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About 600 residents of the deep-water port town of Kyaukphyu in western Myanmar’s Rakhine state on Monday protested against Chinese oil tankers moving into the area, as the operation of a long-delayed and controversial U.S. $1.5-billion pipeline gets under way.
The residents boarded more than 100 motorboats and piloted them from Kyaukphyu to Maday Island, site of the local office of the Chinese state-owned oil company China National Petroleum Corporation (CNPC), or PetroChina, which operates the tankers.
The protesters said that local fishermen’s livelihoods are threatened because Myanmar’s Fisheries Department has banned them from fishing in the area, while allowing oil tankers to operate there, and that the government has failed to rectify the situation.
Protesters demanded that officials do something to ensure the fishermen’s survival and provide adequate health care and education so they can eke out a living.
We fishermen are in trouble, protester Ko Lone Lone told RFA’s Myanmar Service. We protest today because we want to know whether CNPC or the government will assume responsibility for our survival, health care, and education.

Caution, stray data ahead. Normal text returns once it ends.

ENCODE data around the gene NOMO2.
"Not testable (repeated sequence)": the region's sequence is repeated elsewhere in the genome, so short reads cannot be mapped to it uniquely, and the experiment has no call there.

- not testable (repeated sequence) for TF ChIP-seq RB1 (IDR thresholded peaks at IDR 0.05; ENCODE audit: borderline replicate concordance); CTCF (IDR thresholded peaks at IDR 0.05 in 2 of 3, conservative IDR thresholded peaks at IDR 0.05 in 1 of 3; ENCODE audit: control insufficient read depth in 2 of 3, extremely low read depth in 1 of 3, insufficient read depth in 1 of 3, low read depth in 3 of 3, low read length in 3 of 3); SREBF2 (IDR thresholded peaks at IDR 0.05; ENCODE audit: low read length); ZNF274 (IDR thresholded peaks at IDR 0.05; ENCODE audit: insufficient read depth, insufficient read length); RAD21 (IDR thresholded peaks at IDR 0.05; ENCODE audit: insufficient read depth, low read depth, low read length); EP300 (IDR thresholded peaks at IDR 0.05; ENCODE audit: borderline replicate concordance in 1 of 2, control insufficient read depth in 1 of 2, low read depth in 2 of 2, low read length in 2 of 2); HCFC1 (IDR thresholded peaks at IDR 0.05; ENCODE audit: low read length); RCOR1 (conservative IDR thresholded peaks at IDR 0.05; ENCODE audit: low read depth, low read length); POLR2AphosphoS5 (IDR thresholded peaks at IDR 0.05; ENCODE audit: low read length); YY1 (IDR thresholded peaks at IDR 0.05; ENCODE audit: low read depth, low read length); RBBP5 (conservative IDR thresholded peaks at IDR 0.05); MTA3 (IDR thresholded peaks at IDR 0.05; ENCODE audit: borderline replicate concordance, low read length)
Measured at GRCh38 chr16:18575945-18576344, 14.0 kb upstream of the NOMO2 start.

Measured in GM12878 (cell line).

The protesters also demanded the delivery of electricity to their homes 24 hours a day and the construction of communication towers, high schools, and dams that will benefit residents.
Myanmar and China agreed in April to open the 770-kilometer (480-mile) oil pipeline between Kyaukphyu and Kunming, capital of southwestern China’s Yunnan province, after years of project delays and negotiations.
The pipeline will allow China to import oil from the Bay of Bengal, thereby diversifying its oil supply routes and scaling down its dependence on sensitive shipping lanes in the South China Sea.
A twin gas pipeline that is part of the same project has started operating.
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